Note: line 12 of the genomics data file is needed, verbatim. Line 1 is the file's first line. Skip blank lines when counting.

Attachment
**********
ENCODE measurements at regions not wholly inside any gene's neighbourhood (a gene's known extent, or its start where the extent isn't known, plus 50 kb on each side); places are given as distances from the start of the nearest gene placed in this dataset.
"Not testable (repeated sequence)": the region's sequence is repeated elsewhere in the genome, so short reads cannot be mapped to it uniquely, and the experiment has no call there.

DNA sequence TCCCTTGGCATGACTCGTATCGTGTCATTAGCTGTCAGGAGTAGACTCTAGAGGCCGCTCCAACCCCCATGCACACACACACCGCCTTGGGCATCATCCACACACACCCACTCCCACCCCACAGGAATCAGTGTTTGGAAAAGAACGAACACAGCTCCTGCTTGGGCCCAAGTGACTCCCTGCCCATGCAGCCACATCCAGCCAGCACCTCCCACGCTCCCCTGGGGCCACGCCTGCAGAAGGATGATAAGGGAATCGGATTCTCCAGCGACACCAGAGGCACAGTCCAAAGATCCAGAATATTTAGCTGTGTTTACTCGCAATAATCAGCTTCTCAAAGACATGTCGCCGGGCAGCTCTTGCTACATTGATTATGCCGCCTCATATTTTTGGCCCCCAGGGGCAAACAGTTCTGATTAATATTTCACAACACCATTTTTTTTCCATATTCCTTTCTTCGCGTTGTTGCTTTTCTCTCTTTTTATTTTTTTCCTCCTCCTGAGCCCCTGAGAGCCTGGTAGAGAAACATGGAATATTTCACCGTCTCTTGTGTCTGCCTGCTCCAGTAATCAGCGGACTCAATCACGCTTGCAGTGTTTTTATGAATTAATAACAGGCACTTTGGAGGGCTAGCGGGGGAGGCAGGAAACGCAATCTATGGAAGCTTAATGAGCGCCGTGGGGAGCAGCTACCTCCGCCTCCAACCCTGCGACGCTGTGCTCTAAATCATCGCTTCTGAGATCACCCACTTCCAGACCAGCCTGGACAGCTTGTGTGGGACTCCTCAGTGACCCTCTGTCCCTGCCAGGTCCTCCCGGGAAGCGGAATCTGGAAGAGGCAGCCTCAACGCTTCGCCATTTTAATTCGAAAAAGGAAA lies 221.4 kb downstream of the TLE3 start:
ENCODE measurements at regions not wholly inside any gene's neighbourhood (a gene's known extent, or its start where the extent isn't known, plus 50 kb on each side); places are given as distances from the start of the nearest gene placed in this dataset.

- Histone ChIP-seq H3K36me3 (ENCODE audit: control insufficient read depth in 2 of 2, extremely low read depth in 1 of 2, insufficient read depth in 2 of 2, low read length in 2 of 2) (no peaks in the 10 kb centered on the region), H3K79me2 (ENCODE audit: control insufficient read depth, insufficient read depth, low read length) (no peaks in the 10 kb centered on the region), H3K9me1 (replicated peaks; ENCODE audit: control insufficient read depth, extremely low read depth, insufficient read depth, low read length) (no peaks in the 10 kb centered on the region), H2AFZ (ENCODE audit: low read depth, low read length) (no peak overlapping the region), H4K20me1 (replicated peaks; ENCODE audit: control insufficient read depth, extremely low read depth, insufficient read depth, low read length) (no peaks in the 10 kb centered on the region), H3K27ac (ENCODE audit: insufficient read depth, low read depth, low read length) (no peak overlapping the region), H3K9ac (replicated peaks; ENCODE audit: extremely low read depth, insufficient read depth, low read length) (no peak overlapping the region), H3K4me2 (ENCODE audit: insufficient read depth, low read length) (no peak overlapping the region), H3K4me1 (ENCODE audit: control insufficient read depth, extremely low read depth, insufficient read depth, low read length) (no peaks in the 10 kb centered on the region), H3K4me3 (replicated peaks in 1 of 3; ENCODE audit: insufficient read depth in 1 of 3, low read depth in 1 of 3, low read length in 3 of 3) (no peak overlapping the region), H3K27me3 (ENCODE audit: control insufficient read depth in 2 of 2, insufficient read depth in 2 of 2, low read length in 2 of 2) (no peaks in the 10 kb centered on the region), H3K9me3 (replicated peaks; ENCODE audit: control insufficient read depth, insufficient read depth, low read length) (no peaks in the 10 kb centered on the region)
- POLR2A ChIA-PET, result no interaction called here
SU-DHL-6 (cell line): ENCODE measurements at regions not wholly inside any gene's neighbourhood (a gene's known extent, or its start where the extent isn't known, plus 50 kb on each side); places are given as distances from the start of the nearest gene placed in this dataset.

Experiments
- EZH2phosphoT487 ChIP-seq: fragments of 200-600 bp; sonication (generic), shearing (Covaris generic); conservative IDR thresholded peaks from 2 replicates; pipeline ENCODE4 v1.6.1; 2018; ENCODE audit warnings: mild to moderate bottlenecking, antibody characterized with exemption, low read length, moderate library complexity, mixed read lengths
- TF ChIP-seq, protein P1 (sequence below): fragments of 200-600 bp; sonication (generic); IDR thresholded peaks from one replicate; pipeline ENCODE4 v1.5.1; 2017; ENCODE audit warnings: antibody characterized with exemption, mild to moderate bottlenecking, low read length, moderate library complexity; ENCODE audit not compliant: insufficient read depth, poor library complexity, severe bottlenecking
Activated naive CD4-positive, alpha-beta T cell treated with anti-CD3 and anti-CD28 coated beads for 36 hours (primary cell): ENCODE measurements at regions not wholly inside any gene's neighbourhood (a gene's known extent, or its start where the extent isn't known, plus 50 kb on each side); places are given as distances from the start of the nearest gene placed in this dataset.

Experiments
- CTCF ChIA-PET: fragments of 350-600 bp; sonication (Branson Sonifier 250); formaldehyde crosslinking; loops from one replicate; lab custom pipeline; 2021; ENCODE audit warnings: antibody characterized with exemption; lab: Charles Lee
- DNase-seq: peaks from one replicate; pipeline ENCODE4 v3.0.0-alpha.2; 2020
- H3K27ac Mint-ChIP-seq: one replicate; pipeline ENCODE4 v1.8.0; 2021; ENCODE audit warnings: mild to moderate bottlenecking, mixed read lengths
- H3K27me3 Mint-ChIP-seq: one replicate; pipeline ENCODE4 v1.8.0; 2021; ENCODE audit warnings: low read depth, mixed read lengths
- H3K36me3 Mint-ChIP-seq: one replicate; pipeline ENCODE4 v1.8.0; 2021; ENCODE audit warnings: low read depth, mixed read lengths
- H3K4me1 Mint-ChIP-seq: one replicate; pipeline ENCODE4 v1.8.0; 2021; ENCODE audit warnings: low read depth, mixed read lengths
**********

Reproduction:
Experiments